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examined the journal of the last day's proceedings and announces to the house his approval thereof. pursuant to clause 1 of rule 1, the journal stands approved. the pledge of allegiance today will be lead by the gentleman from indiana, mr. stutzman. mr. stutzman: i pledge allegiance to the flag of the united states of america and to the republic for which it stands, one nation under god, indivisible, with liberty and justice for all. the speaker: without objection, the gentleman from indiana, mr. stutzman, is recognized for one minute. mr. stutzman: thank you, mr. speaker. today's opening prayer was given by my good friend and mentor, matthew barnes, who serves as chaplain at the indiana statehouse and also serves as state director for capital commission in indiana. mr. speaker, i'm only a freshman in this body but it doesn't take a seasoned veteran to know our government is made up of human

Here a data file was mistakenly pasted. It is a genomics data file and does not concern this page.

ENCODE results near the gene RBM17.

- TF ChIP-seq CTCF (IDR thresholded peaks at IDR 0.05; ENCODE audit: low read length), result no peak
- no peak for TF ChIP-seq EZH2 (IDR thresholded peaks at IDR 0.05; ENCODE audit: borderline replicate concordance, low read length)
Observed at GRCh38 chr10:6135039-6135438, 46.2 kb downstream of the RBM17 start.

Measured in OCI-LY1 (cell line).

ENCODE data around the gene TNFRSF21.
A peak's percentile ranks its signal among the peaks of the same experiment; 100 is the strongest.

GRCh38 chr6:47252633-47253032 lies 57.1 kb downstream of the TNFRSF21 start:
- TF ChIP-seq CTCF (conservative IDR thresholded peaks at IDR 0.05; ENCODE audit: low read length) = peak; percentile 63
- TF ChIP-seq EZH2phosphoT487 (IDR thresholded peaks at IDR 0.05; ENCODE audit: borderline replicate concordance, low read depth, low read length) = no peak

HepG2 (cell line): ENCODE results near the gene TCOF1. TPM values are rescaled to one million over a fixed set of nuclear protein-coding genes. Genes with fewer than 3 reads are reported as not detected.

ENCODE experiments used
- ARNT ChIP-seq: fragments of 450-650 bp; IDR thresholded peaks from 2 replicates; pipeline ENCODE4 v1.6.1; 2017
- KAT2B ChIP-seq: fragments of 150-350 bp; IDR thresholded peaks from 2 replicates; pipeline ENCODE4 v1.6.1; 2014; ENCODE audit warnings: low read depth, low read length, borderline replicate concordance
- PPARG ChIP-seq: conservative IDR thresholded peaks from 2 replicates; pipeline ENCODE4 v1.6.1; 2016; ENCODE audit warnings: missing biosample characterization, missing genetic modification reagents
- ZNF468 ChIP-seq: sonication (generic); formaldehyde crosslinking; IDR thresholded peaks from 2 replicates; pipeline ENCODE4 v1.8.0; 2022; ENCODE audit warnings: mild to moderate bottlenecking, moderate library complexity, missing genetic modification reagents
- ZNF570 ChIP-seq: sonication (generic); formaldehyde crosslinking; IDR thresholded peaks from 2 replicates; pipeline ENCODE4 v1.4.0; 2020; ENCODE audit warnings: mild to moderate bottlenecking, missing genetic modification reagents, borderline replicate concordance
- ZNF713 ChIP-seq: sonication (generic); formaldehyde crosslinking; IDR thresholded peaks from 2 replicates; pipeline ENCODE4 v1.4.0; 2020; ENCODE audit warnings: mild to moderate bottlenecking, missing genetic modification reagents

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beings who need wisdom, and grounding in the truth of god's word. matt has made it his mission to pray for those in position of authority. in 2004 he was called to serve indiana's elected officials. matt administers love knowing he serves a god whose will is good and gracious and law is truth n my time in the legislature i saw matt give comfort and counsel to my colleagues. matt and his wife have three wonderful children, sarah, macah, and emma. their work and sacrifice have made indiana a better place. i'm honored my friend has been able to join us today. i yield back. the speaker pro tempore: for what purpose does the gentlelady from tennessee seek recognition? >> i ask unanimous consent to address the house for one minute. revise and extend my remarks. the speaker pro tempore: the gentlelady is recognized. >> thank you, madam speaker. i rise today to honor a woman of incredible strength and courage,